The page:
When My Neighbor Returned Home…


Part 5

What is reported from here on, it is only heard-say – voices floating to me as I got onto the bed.

‘Sorry, Maha, Divi, I know it’s a little late for you.’

‘No problems, Raji. Tell us what’s the matter?’

‘Divi, have you opened the ‘Yoja’ bottle that I brought for you this afternoon?’

Oh, it was the dashed bottle again.

‘No, Aunty, not yet.’

Divi covered it up neat not missing a beat, considering, until a couple of hours ago, the bottle was not even in the house!


What could be splendid about not opening a bottle? Was a malevolent genie trapped inside? Did some disgruntled employee fill up the batch with arcane African poison? Or, was it the crucial piece of evidence in some gruesome crime of passion? Raji didn’t let these questions whirrr in my head for long.

‘Let me explain. Well, Arun knows what you like. He brought the Jasmine for you and the Lavender for his boss’s wife. She seems to have asked for it. I got it all mixed up – brought out the Lavender to you. Just now when Arun was sorting out the gifts he had brought for his office colleagues he couldn’t find the Lavender. I realized I had goofed. I told him I’ll check up with you right away and you wouldn’t mind. Could we switch the Lavender with the Jasmine of your choice? Here it is. I’m sorry about all this.’

‘No problems at all, Aunty. Luckily I haven’t opened it yet. It’s so sweet of Uncle to have remembered my preferences. Just give me a minute. I’ll get it for you.

Further proceedings were lost for chronicling as I was, for a little while, head up in the cloud of self-congratulation, not withstanding that blighter Sharma’s swindle on my purse. Some embarrassment it would have been – if the truth came out, we couldn’t have looked Arun or Raji in their eyes. Speaking for myself, I would’ve been compelled to sneak up and down by the staircase – they always took the lift.

Just then, a freaky thought entered my mind: Like they say ‘Dhane Dhane pe likha hain khanewale ka naam’ (It roughly meant every grain of food carries the address of a tummy), I suspected these dashed gifts too have a way of reaching to their preordained beneficiaries, no matter the number of stops en route. The Lavender bottle was perhaps the protagonist doing just that with a bit of drama on the way and roles for us to play…

Before I got carried too far away with my anthromorphizing the bottle, the front-door closed shut sounding Raji’s departure bringing me back to the terra firma. Lying on the bed, the flesh wasn’t willing to follow the spirit – after all, quite a day it had been – to go on stage and take a bow to a clamoring crowd that wasn’t. In fact, it was quiet out in the hall – voices had ceased.

Before the tongues unfurled – I can’t say if they did – I was gone for the night on the comforting thought: Arun wasn’t likely to go overseas for another quarter – Raji had mentioned it in passing; and making a mental note for myself to look for some other birth-day gift for Sheba, my boss’s secretary!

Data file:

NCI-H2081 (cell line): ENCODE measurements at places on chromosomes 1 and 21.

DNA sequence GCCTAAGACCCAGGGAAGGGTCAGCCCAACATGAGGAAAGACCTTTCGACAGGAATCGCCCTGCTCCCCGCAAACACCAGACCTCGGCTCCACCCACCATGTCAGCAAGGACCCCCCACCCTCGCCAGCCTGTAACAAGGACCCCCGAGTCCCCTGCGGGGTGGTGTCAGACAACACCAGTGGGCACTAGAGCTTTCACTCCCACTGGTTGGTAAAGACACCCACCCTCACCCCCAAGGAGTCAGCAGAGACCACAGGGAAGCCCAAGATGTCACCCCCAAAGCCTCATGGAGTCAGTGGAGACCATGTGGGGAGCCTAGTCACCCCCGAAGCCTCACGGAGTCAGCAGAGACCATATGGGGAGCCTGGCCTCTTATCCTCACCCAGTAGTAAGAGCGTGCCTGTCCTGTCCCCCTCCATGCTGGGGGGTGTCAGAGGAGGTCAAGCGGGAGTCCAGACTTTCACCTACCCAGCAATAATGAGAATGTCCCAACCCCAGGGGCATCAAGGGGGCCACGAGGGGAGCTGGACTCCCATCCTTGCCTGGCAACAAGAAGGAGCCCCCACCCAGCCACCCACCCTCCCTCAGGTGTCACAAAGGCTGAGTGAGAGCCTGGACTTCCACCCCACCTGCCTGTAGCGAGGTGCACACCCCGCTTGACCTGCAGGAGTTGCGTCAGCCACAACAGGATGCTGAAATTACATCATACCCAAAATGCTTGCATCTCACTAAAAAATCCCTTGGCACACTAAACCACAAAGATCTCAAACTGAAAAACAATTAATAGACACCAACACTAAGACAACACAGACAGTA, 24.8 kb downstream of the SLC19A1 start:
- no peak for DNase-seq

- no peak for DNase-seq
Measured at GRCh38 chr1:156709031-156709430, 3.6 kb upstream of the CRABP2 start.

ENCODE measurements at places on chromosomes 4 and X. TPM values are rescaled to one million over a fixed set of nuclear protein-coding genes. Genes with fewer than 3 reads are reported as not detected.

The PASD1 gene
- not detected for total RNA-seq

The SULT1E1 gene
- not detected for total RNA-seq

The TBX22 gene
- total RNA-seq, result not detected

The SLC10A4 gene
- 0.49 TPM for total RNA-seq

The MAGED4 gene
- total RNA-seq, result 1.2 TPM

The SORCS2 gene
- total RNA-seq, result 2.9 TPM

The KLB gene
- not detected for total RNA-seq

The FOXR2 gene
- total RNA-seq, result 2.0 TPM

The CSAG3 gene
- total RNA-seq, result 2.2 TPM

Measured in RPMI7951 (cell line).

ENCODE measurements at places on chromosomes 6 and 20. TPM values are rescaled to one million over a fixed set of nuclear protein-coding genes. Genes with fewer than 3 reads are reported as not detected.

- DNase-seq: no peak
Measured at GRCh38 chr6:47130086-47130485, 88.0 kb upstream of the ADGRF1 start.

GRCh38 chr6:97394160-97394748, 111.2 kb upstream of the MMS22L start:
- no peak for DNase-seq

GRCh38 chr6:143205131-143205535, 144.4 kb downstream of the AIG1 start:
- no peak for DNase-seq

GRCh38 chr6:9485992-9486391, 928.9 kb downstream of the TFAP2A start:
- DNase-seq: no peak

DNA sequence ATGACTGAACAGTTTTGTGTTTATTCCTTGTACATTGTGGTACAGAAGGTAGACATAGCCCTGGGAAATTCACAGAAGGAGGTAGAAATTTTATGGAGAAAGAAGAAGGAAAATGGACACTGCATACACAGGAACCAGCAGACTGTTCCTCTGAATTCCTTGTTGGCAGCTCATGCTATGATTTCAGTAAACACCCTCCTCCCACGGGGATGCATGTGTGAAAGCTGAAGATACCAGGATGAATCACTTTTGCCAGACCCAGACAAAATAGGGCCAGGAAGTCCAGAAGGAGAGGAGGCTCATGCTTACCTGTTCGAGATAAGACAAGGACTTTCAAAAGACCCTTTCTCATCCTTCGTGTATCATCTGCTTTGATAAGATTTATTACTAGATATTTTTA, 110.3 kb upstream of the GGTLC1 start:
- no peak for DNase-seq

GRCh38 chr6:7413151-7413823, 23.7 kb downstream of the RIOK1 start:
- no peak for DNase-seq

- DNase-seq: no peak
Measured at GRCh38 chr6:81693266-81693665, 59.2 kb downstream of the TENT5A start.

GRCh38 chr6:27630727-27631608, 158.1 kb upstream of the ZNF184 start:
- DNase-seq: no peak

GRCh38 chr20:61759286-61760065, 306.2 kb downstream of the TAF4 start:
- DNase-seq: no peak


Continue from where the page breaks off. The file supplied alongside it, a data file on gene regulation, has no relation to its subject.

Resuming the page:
Of course, I was kidding!



7 Responses to When My Neighbor Returned Home…

  1. Mohan says:

    Quite detailed and vivid. can try a hand at script writing


  2. Sanjay says:

    I was blown away. I could use modern terminology to describe it – such as excellent, mind-blowing, fantastic, etc – but that doesn’t mean anything.

    Two things that stood out were the freshness of the piece and the simple humor. Took me back to the days when we read R.K.Narayan and Mulk Raj Anand. A third thing that stood out was the command over language, the curious twists of phrases, uses of similes and metaphors, and a thread of mischief throughout the piece.

    Please write more, and more frequently, and soon we’ll get to see a book of memoirs or anecdotes.


  3. Kannan says:

    Very pleasant reading. As I have said before, your writing reminds me of Kalki’s short stories. Real life situations, keen observations on human nature, nice comparisons (eg., reference to Deep blue, what is the literary word for this type of comparisons, metaphors, simile?) and no effort to pass on a message though something lurkes around.
    Last week we saw several movies screened in IITG as part of a Film festival in city. Same characteristics. Only difference is that most of the situations are tragic ones and left at that. Being a powerful media, one feels that the director, atleast, at the end would deviate from reality and end on a optimistic note. This would bring more people to the alternative cinema, as people like to see happy endings, get exposed to reality and not go back feeling helpless.
    You may have he same problem of selective readers. Though your usage of English is very good, it is alien, even now, to the Indian scene. Kalki’s writings struck a chord as one identified with the language.


    • tskraghu says:

      I agree with ur observation on the scope for simplifying the language. Will keep it in mind, going forward.

      Thanks for the input, Kannan.


  4. chitra says:

    As usual enjoyed your “5 part episode”. It reminded me of RKN-its the simplicity in the “plot” -taking the mundane day to day events to a different plane -having the ability to laugh at ourselves and others around without feelings of rancour.
    Like your reference to P.G Wodehouse. Miss that era when English literature was literature with its subtlety and finesse which brings forth a good chuckle. Thank you!!!


  5. tskraghu says:

    With movies and serials packing more twists than a mountain road, I said why not take a look closer to our lives and ramble about it? There’s humor if we look for it, though not the rib-tickling kind or with laugh-track.

    Thanks for the inputs, Chitra.


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